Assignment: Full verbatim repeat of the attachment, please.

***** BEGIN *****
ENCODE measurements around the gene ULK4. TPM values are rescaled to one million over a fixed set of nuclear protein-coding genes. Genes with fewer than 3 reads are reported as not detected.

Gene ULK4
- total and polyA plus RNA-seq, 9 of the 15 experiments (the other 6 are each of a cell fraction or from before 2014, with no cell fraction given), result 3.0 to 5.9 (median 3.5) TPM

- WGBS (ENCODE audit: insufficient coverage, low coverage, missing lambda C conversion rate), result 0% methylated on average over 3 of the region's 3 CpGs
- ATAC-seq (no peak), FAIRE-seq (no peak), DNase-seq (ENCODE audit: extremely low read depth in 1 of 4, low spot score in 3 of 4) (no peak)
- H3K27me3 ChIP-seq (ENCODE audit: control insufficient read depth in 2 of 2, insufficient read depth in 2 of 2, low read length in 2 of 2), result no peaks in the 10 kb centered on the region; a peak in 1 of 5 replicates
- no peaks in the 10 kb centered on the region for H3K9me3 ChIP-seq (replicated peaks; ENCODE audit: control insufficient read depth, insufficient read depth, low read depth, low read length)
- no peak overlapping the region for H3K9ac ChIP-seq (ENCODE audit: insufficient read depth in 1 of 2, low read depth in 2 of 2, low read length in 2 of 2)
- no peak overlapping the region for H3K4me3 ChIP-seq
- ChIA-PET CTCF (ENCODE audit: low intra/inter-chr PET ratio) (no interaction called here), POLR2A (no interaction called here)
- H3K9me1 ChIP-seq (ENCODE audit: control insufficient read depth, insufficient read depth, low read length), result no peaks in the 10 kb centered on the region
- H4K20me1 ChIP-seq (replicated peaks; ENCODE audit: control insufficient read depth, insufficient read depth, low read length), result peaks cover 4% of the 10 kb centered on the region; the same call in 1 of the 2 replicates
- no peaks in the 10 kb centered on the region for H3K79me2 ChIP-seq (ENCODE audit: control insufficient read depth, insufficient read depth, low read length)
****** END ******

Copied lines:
ENCODE measurements around the gene ULK4. TPM values are rescaled to one million over a fixed set of nuclear protein-coding genes. Genes with fewer than 3 reads are reported as not detected.

Gene ULK4
- total and polyA plus RNA-seq, 9 of the 15 experiments (the other 6 are each of a cell fraction or from before 2014, with no cell fraction given), result 3.0 to 5.9 (median 3.5) TPM

- WGBS (ENCODE audit: insufficient coverage, low coverage, missing lambda C conversion rate), result 0% methylated on average over 3 of the region's 3 CpGs
- ATAC-seq (no peak), FAIRE-seq (no peak), DNase-seq (ENCODE audit: extremely low read depth in 1 of 4, low spot score in 3 of 4) (no peak)
- H3K27me3 ChIP-seq (ENCODE audit: control insufficient read depth in 2 of 2, insufficient read depth in 2 of 2, low read length in 2 of 2), result no peaks in the 10 kb centered on the region; a peak in 1 of 5 replicates
- no peaks in the 10 kb centered on the region for H3K9me3 ChIP-seq (replicated peaks; ENCODE audit: control insufficient read depth, insufficient read depth, low read depth, low read length)
- no peak overlapping the region for H3K9ac ChIP-seq (ENCODE audit: insufficient read depth in 1 of 2, low read depth in 2 of 2, low read length in 2 of 2)
- no peak overlapping the region for H3K4me3 ChIP-seq
- ChIA-PET CTCF (ENCODE audit: low intra/inter-chr PET ratio) (no interaction called here), POLR2A (no interaction called here)
- H3K9me1 ChIP-seq (ENCODE audit: control insufficient read depth, insufficient read depth, low read length), result no peaks in the 10 kb centered on the region
- H4K20me1 ChIP-seq (replicated peaks; ENCODE audit: control insufficient read depth, insufficient read depth, low read length), result peaks cover 4% of the 10 kb centered on the region; the same call in 1 of the 2 replicates
- no peaks in the 10 kb centered on the region for H3K79me2 ChIP-seq (ENCODE audit: control insufficient read depth, insufficient read depth, low read length)